New Delhi: ReNew Power Ventures Pvt. Ltd wants to raise a part of the $300 million required for expansion of its green energy projects before top shareholder, Goldman Sachs Group Inc., helps bring the company public next financial year.
ReNew Power will try to raise $100 to $150 million by March, chairman Sumant Sinha said in an interview, adding that the balance would be raised through an initial public offering (IPO). The company, with almost 1 gigawatt (GW) of solar and wind power in operation, wants to double capacity by the end of the financial year in March and has another gigawatt under construction.
“Now is the right time to start the process, and in the next three to six months we should be able to raise funds,” Sinha told Bloomberg News in New Delhi. The money will go toward the “pipeline of 3 gigawatts.”
Indian companies are working to meet Prime Minister Narendra Modi’s renewable energy goals. He wants to install 100 gigawatts of solar, 60 gigawatts of wind and 15 gigawatts of other types of clean energy by 2022 at an estimated cost of $200 billion. The country currently has about 35 gigawatts of installed solar and wind capacity.
Gigawatt a year
ReNew Power has raised total equity of $655 million since its inception in 2011. Included are four rounds from Goldman Sachs totaling $370 million. The company’s other investors include Abu Dhabi Investment Authority and the Global Environment Fund.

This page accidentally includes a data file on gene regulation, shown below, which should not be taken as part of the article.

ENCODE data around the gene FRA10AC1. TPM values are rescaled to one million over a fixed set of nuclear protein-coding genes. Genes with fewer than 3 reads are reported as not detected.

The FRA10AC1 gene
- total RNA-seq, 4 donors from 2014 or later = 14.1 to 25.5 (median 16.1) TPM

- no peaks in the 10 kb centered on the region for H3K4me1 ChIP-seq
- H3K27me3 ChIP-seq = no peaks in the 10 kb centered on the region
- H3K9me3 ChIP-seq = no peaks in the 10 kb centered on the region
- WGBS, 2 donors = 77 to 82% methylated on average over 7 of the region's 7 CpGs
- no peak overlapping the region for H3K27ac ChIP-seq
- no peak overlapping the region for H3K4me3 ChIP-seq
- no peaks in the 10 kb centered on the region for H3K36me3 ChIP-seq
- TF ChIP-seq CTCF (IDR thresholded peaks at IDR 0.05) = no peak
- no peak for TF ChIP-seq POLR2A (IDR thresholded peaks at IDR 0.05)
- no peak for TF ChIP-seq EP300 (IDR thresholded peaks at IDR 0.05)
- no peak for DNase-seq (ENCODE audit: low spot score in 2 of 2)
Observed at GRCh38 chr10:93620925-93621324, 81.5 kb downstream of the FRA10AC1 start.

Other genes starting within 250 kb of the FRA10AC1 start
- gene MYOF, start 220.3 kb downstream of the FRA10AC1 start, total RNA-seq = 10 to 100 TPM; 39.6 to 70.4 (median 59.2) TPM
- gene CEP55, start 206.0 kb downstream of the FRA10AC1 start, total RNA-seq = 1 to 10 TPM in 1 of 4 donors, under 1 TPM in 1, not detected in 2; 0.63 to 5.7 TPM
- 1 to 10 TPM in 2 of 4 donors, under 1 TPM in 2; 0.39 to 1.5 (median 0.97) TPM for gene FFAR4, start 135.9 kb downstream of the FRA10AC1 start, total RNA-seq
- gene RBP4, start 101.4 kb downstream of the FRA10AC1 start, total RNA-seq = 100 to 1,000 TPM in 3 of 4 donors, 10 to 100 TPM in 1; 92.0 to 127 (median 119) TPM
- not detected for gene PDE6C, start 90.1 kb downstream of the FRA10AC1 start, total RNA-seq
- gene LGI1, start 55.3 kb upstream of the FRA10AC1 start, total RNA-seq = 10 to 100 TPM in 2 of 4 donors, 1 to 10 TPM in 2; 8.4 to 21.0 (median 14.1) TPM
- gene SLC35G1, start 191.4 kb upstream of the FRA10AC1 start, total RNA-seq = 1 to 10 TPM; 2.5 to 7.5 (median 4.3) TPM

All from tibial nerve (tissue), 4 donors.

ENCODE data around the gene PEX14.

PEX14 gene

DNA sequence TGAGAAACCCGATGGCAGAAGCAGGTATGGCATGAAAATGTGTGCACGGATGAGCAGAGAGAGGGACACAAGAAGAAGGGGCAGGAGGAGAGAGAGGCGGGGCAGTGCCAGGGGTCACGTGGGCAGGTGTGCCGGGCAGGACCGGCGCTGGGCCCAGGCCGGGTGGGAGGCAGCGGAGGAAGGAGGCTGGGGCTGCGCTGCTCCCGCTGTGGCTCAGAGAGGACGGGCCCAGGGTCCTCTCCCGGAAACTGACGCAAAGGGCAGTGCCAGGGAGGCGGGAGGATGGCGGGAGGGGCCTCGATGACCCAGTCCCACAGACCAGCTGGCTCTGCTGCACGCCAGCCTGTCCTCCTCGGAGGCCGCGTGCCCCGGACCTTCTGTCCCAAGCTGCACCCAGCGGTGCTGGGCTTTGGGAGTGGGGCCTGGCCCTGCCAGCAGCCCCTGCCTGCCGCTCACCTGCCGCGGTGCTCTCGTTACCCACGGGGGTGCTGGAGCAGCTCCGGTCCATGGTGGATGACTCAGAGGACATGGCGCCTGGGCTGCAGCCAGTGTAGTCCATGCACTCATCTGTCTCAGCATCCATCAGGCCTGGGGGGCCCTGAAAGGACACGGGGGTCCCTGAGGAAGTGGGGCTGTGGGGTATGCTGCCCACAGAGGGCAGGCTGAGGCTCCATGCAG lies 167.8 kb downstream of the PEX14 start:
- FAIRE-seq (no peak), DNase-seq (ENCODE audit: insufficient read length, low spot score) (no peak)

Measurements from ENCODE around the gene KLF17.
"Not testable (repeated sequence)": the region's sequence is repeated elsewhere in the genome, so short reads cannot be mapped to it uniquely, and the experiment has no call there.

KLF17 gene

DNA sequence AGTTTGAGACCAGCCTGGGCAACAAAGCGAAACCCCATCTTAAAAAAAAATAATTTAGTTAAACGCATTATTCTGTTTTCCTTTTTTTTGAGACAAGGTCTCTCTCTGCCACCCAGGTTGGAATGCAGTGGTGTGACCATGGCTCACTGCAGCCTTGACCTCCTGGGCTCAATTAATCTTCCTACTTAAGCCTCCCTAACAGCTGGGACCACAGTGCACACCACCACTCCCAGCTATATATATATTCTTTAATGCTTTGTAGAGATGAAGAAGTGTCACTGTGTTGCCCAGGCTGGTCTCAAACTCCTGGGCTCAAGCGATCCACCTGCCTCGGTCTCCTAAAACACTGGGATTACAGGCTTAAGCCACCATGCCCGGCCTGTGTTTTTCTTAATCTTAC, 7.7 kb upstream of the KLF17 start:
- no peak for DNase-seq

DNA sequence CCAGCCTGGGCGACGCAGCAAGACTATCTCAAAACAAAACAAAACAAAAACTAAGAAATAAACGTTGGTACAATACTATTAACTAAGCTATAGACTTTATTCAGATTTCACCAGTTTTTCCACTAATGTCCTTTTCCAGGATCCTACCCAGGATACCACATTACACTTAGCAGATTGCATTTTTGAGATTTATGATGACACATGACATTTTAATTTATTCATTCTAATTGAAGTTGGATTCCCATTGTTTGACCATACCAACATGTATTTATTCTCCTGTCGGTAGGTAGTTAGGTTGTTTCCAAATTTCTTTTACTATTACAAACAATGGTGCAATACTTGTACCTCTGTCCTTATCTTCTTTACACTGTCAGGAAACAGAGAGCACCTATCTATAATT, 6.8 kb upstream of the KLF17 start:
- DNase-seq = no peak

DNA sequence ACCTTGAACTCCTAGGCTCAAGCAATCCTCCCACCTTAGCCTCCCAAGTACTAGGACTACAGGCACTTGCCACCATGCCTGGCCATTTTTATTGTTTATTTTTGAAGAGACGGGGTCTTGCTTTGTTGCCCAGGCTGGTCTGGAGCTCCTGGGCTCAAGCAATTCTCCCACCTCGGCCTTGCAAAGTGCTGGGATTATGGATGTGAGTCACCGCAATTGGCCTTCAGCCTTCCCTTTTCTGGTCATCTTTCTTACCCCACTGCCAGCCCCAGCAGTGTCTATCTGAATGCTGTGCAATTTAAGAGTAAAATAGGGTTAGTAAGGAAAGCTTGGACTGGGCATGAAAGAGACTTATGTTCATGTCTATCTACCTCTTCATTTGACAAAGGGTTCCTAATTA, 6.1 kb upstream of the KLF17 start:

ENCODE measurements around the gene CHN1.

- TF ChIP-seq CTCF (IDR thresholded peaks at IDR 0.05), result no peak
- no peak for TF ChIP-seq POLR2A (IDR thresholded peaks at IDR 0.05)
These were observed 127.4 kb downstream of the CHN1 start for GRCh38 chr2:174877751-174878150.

The company has enough existing equity to develop 2.5 gigawatts and generated cash-flow could be used to reach the 3-gigawatt mark, according to Sinha.
“We want to add a gigawatt every year to maintain our market share of 10% and for that we need to raise money now so that we can self-fund capacity in future,” he said.
Sinha said he only wants to begin ReNew Power’s initial public offering after it has operational assets of 2 gigawatts and can give investors a clear pathway to 3.5 gigawatts of capacity.
“The IPO can potentially happen in the next financial year,” Sinha added.
ReNew Power began as a wind-energy developer before deciding in 2013 to diversify into solar, which now forms the majority of its projects. The company has 1.2 gigawatts of wind and 1.8 gigawatts of solar.
Sinha doesn’t have any wind-energy projects in the pipeline for next year. The company is managing payment defaults at various projects from state energy retailers, some of which haven’t paid developers since July.
“We have the financial wherewithal to keep debt servicing current,” Sinha said, adding that 35% of the company’s revenues have been affected by payment defaults.
Sinha will focus on expanding the solar pipeline, as India could potentially tender 90 gigawatts of projects over the next six years to reach Modi’s targets. The focus on solar will also mean doubling the year-on-year head count to 700 by the end of March.
“We’re hiring more to build our own solar engineering-procurement-construction, or EPC, organization as we look to double capacity by fiscal end,” he said.